MILFORD — The projected COVID-related expenses for Milford Public Schools has dropped $8 million from the original estimate delivered just two months ago, according to Chief Operations Officer Jim Richetelli.
At this week’s Board of Education meeting, Richetelli said the total projected expense for Milford was $3.7 million. The original total projected expense, given on July 27, was $11.2 million. Of the projected $3.7 million in expenses, about $2.4 million is covered by state and federal grants, and by allocating unspent funds from last year’s budget.
Richetelli attributed the huge drop in expected costs to having a better handle on the situation.
“In July and August, we were giving you the very worst case scenario,” he said. “We really didn’t know who we would be able to hire. We didn’t know the number of people out there that would be available to us. We don’t need as many certified and non-certified people in the classrooms.”
Superintendent of Schools Anna Cutaia said the lower number should be applauded.
“We looked at every resource in district to try and bring that number down,” she said.
The school system saved money by not hiring an additional full-time custodian to keep up with the intensified COVID-related cleaning schedule.
“We are achieving what we need to achieve as far as sanitizing and cleaning,” Richetelli said.
Also, the isolation rooms, where students suspected of carrying COVID-19 are isolated pending being picked up by their parents, is staffed with existing employees, supplemented by hourly off-duty paramedics and ambulance drivers instead of having a dedicated room monitor. The schools budgeted $126,000 for the isolation rooms.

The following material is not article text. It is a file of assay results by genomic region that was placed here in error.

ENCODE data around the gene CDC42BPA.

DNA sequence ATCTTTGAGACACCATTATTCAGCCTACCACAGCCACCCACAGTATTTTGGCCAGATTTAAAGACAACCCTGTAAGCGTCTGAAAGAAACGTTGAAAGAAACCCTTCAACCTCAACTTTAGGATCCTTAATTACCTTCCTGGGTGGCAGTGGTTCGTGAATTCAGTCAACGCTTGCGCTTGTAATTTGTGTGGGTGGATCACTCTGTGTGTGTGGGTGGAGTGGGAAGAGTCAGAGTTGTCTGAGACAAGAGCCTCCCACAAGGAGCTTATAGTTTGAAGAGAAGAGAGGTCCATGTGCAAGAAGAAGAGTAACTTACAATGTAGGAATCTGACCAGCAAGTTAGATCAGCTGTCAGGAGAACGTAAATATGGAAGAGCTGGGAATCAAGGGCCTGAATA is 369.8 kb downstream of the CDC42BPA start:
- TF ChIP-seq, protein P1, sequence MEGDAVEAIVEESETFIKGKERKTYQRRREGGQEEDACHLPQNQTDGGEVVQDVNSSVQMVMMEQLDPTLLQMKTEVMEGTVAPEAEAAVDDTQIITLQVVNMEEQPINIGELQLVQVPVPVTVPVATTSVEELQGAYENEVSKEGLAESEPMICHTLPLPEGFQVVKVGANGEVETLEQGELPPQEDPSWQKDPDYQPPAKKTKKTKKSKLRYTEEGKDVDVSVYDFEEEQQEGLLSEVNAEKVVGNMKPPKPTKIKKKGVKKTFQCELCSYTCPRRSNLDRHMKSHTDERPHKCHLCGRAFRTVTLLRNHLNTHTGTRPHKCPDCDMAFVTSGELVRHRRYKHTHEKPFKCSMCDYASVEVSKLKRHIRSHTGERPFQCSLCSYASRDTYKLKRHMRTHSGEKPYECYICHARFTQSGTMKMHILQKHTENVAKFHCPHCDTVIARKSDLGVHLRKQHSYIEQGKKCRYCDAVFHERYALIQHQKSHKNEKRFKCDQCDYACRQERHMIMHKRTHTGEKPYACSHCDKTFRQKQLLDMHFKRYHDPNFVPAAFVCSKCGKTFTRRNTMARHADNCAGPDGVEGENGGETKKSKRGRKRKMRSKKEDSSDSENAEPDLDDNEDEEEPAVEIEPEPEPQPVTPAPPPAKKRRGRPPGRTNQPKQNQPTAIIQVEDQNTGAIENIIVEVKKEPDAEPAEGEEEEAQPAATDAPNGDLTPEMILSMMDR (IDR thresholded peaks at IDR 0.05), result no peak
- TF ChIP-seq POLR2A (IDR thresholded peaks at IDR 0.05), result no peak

Other major COVID-related expenses included hiring 4.5 full-time equivalent teachers at nearly $300,000, and budgeting for 24 substitutes. The schools budgeted $427,000 for substitutes, who are in short supply this year, Richetelli said.
The rest of the expenses are for additional Chromebooks, strengthened internet connectivity and 210 mobile hot spots that were distributed to students without access to reliable internet connection at home.
Milford Public Schools will continue to operate on a Tier 1 instructional model. Tier 1 involves all students in school four days a week: Monday, Tuesday, Thursday, and Friday. Wednesday is a full day of distance learning.
According to Cutaia, there are five key indicators considered when making a decision on the appropriate instructional model: health metrics, social/emotional needs, academic priorities, availability of resources, and human resources.
“Based on the current analysis of these five factors, it is warranted to remain in Tier 1,” Cutaia said.
For more information on this model, see the Restart 2020-2021 Milford Public Schools Plan Handbook.
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